How to Boost Plant Biomass: Genetic Biologists Uncover Molecular Link to Growth

Arabidopsis growing in the Coruzzi Lab at NYU’s Center for Genomics and Systems Biology.
Credit: New York University

Findings have implications for increasing plant nitrogen use efficiency, reducing reliance on fertilizers.

Plant scientists have long known that crop yield is proportional to the dose of nitrogen fertilizer, but the increased use of fertilizers is costly and harmful to the environment. Until now, the underlying mechanisms by which plants adjust their growth according to the nitrogen dose has been unknown — a key finding that could help enhance plant growth and limit fertilizer use.

In a new study published in the Proceedings of the National Academy of Sciences (PNAS), plant genomic scientists at New York University’s Center for Genomics & Systems Biology discovered the missing piece in the molecular link between a plant’s perception of the nitrogen dose in its environment and the dose-responsive changes in its biomass.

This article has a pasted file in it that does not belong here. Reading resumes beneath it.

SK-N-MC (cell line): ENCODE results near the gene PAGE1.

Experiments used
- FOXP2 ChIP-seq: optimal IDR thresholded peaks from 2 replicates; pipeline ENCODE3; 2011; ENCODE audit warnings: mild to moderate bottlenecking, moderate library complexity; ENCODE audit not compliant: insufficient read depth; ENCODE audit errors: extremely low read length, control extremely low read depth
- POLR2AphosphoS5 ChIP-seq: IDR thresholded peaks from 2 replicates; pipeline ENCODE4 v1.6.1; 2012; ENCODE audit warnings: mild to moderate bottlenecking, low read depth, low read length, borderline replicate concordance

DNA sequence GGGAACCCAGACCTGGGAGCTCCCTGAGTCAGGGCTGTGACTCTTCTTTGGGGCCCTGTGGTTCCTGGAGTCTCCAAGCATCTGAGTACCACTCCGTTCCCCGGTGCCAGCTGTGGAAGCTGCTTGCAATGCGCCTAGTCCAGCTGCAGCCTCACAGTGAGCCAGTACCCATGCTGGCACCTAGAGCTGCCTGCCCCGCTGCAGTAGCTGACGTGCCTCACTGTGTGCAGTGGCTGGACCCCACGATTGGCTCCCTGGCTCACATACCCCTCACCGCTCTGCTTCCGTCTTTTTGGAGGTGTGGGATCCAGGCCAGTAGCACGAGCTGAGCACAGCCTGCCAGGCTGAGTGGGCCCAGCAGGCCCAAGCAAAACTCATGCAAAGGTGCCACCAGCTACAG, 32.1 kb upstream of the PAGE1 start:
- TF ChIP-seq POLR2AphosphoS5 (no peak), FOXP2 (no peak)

Taking a novel approach, the NYU researchers examined how increasing doses of nitrogen created changes in plants’ genome-wide expression as a function of time. They then used mathematical models to investigate the rate of change of messenger RNA (mRNA) for thousands of genes within the genome to this experimental set up.

The researchers discovered that the dynamics of mRNA responses to nitrogen dose were governed by simple principles of enzyme kinetics — the rates of reactions catalyzed by enzymes — first described by Michaelis-Menten in 1913. Indeed, the authors found that Michaelis-Menten kinetics could accurately model the rate of change in gene expression in 30 percent of nitrogen-dose responsive genes.

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